[Standards-JIG] Re: LAST CALL: JEP-0124 (HTTP Binding)

Peter Saint-Andre stpeter at jabber.org
Fri Jan 7 23:59:32 UTC 2005

Does JEP-0124 require changes to address these concerns? Has specific 
text been proposed to address the concerns? If not, I would like to 
proceed with a vote by the Jabber Council.


In article <3eb0429d04110811404ffb5e8e at mail.gmail.com>,
 David Waite <dwaite at gmail.com> wrote:

> On Mon, 8 Nov 2004 11:34:33 -0000, Ian Paterson
> <ian.paterson at clientside.co.uk> wrote:
> > David, thanks for the feedback.
> > 
> > > 1. This JEP does not define the use of HTTP authentication mechanisms.
> > > Could text be added stating that deployments using HTTP authentication
> > > mechanisms (basic, digest, cookie-based, or custom solution) should
> > > have the client authenticate using a the EXTERNAL authentication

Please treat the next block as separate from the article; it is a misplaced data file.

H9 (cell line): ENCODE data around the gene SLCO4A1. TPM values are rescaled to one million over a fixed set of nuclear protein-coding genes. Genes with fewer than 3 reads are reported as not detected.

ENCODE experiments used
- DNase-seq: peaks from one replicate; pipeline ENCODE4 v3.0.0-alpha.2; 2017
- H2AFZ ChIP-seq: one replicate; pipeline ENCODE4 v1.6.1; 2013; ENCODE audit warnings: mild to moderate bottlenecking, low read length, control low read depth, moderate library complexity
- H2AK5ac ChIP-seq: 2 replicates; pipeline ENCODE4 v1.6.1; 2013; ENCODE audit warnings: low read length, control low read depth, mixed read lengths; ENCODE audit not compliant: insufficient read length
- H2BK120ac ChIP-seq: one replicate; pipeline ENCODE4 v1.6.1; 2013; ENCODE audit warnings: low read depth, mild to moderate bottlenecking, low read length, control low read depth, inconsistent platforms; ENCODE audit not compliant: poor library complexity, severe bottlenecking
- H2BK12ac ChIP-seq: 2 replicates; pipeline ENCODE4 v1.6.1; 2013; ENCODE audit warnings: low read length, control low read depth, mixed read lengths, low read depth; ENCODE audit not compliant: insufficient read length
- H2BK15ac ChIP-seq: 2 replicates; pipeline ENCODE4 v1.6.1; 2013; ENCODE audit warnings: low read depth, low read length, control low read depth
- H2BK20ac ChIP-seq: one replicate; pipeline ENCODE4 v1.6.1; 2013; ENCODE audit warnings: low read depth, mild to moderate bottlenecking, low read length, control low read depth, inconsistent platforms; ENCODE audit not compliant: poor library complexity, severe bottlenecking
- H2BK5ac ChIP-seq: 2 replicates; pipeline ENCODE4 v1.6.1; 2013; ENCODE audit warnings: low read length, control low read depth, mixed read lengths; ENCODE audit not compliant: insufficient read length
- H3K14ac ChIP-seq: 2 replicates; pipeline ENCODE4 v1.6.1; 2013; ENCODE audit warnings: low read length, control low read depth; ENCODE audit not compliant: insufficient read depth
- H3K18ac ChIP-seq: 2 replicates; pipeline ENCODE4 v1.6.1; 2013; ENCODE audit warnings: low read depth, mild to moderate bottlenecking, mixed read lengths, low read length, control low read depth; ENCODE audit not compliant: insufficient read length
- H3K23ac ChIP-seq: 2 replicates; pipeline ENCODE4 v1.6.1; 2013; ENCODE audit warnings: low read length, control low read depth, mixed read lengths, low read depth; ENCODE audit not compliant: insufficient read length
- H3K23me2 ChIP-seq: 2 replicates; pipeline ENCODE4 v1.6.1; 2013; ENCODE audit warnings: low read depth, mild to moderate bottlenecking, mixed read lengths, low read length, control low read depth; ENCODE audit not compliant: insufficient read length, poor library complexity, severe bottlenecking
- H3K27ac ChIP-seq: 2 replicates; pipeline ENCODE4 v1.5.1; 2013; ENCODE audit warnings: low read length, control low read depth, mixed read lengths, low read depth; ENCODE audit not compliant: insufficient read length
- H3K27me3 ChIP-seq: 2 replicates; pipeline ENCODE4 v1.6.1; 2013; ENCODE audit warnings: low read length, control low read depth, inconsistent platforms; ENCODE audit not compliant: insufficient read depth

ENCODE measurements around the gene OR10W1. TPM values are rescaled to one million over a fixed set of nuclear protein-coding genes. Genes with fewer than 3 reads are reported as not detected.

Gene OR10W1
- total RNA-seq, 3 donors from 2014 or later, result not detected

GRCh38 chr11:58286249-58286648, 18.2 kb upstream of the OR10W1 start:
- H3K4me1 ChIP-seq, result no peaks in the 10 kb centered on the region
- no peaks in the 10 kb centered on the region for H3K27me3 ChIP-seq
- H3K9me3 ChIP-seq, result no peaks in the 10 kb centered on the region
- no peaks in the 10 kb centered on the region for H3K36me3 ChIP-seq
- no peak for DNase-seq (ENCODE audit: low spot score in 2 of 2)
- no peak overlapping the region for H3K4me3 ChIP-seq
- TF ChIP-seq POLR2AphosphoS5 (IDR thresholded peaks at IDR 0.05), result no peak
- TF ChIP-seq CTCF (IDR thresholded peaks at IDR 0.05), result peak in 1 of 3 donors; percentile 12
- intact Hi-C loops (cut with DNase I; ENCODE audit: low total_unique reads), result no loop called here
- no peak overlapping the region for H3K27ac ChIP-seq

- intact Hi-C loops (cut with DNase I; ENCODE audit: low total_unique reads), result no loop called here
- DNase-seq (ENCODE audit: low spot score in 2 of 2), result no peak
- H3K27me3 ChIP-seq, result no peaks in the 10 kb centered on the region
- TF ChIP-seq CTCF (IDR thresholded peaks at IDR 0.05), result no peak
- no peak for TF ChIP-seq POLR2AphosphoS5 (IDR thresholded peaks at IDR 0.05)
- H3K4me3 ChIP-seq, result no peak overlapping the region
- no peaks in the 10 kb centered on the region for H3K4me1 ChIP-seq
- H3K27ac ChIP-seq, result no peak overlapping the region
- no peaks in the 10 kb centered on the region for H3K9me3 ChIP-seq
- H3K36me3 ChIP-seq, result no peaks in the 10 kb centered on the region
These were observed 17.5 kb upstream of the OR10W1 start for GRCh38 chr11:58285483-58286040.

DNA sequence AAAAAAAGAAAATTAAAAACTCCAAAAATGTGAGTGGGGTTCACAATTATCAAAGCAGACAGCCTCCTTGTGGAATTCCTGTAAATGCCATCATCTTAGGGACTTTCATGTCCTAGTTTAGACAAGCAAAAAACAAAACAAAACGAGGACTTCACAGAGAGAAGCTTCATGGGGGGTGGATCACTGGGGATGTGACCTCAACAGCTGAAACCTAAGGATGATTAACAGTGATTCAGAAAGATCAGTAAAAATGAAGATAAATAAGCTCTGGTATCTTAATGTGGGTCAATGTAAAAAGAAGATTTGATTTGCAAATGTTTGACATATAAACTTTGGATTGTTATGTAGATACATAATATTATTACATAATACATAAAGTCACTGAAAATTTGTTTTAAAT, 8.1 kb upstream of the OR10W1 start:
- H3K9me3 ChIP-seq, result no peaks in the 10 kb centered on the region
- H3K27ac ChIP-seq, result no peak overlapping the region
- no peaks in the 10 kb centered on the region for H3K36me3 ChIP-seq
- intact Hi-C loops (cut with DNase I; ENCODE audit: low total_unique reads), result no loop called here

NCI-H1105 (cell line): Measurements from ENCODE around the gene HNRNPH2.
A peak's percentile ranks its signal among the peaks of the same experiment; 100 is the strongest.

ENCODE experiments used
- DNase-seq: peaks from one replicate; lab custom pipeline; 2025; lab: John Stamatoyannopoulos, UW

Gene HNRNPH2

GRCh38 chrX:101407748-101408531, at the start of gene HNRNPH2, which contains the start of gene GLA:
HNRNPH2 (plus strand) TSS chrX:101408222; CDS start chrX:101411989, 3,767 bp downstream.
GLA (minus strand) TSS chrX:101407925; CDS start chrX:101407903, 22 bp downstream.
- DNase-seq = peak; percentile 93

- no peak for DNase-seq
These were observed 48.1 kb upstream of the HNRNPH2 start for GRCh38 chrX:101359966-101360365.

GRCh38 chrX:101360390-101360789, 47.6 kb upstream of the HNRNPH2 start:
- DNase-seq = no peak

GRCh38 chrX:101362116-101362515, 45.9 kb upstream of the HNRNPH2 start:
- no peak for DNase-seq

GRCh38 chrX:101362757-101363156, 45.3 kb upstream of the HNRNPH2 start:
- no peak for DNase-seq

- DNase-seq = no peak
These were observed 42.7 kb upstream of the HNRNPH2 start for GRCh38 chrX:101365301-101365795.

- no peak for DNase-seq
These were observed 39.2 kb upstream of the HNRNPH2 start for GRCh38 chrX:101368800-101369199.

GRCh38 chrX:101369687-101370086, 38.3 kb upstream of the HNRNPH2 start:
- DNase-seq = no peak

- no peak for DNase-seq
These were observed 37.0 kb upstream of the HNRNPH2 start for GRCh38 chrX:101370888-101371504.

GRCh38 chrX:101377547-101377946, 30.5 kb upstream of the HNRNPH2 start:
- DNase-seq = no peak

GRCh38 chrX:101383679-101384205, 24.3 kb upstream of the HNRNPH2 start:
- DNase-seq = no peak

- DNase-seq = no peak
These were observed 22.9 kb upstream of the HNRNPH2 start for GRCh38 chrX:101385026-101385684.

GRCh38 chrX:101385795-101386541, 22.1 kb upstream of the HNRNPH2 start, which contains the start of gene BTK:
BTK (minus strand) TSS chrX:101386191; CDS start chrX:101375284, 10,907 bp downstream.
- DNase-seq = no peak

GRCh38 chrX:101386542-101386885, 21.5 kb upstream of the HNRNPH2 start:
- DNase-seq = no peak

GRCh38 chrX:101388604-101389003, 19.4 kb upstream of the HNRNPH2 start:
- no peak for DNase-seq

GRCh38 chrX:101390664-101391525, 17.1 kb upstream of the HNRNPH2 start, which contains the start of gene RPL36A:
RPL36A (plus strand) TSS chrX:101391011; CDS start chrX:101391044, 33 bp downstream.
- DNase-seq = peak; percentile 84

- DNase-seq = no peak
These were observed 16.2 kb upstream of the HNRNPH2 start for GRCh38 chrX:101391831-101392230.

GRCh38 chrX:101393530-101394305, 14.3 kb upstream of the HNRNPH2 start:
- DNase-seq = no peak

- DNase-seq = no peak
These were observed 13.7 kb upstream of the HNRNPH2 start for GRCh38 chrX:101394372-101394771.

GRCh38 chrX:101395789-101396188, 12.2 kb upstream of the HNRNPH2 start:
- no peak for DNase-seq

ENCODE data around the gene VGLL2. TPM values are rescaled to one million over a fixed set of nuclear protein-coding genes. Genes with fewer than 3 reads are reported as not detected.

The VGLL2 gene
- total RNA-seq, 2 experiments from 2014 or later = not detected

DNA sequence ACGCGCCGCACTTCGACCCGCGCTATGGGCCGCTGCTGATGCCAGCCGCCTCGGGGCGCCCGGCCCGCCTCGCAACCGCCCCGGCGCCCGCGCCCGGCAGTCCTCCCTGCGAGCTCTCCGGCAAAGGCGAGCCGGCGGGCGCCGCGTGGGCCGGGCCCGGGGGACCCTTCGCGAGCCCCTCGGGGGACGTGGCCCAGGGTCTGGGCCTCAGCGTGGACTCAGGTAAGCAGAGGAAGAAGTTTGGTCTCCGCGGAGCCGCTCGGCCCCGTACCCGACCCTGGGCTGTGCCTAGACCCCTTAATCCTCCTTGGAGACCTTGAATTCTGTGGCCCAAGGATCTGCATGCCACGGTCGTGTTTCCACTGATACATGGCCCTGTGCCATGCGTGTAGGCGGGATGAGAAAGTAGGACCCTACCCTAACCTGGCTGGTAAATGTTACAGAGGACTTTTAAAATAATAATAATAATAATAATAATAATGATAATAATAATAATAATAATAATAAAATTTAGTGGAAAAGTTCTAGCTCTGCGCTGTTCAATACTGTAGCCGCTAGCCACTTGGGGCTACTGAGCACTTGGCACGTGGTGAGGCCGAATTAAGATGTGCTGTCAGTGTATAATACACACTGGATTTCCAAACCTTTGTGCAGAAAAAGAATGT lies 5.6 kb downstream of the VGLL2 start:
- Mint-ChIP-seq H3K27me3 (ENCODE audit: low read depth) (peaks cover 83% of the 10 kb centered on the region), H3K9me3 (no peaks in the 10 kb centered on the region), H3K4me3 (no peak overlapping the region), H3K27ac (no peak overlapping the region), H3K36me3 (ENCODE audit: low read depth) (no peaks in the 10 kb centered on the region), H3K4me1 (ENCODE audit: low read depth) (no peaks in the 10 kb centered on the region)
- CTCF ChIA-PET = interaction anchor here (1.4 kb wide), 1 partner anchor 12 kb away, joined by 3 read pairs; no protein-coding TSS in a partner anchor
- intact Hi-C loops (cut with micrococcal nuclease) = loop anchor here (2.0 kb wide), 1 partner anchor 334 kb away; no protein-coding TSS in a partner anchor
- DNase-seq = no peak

> > > method?
> > 
> > The JEP intentionally avoids allowing HTTP or Cookie authentication
> > mechanisms. Some of the runtime environments it is designed for do not allow
> > clients to access the HTTP headers ("WWW-Authenticate" etc). Section 3
> > (Requirements) states: "Clients should not be required to have programmatic
> > access to the headers of each HTTP request and response (e.g., cookies or
> > status codes)."
> I thought this was a stated requirements for a spec though, that
> writing a client not be limited based on required featureset for the
> spec. I did not interpret this as a cap on features that a client or
> server implementation of JEP-124 may have.
> > Can you explain any examples where external authentication might be
> > necessary?
> Sure, website single sign-on; allowing someone to embed a chatroom or
> other IM functionality directly into a site for all authenticated users.
> For example, this could be done in a cross-platform way using the
> XmlHttpRequest object supported by IE 5.0, Mozilla + Firefox, Safari,
> Opera, and others. I haven't experimented with basic/digest/cert auth
> yet, but I do know cookies are relayed and handled the same as within
> the normal browser session context.

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